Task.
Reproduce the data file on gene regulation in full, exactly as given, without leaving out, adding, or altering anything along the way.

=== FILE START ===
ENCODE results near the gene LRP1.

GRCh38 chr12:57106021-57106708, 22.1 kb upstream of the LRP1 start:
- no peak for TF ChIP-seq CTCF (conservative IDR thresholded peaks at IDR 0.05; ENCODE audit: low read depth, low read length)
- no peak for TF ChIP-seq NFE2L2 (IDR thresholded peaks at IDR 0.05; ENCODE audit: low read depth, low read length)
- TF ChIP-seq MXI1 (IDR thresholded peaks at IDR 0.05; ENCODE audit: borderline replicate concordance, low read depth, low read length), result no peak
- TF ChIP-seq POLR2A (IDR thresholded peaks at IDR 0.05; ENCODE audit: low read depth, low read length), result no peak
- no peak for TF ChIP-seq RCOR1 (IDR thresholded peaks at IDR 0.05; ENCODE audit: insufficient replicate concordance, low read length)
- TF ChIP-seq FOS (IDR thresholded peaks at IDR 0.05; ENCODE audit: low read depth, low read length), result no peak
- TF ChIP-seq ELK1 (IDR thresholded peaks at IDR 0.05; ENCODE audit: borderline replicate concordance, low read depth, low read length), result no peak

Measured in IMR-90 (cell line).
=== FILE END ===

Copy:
ENCODE results near the gene LRP1.

GRCh38 chr12:57106021-57106708, 22.1 kb upstream of the LRP1 start:
- no peak for TF ChIP-seq CTCF (conservative IDR thresholded peaks at IDR 0.05; ENCODE audit: low read depth, low read length)
- no peak for TF ChIP-seq NFE2L2 (IDR thresholded peaks at IDR 0.05; ENCODE audit: low read depth, low read length)
- TF ChIP-seq MXI1 (IDR thresholded peaks at IDR 0.05; ENCODE audit: borderline replicate concordance, low read depth, low read length), result no peak
- TF ChIP-seq POLR2A (IDR thresholded peaks at IDR 0.05; ENCODE audit: low read depth, low read length), result no peak
- no peak for TF ChIP-seq RCOR1 (IDR thresholded peaks at IDR 0.05; ENCODE audit: insufficient replicate concordance, low read length)
- TF ChIP-seq FOS (IDR thresholded peaks at IDR 0.05; ENCODE audit: low read depth, low read length), result no peak
- TF ChIP-seq ELK1 (IDR thresholded peaks at IDR 0.05; ENCODE audit: borderline replicate concordance, low read depth, low read length), result no peak

Measured in IMR-90 (cell line).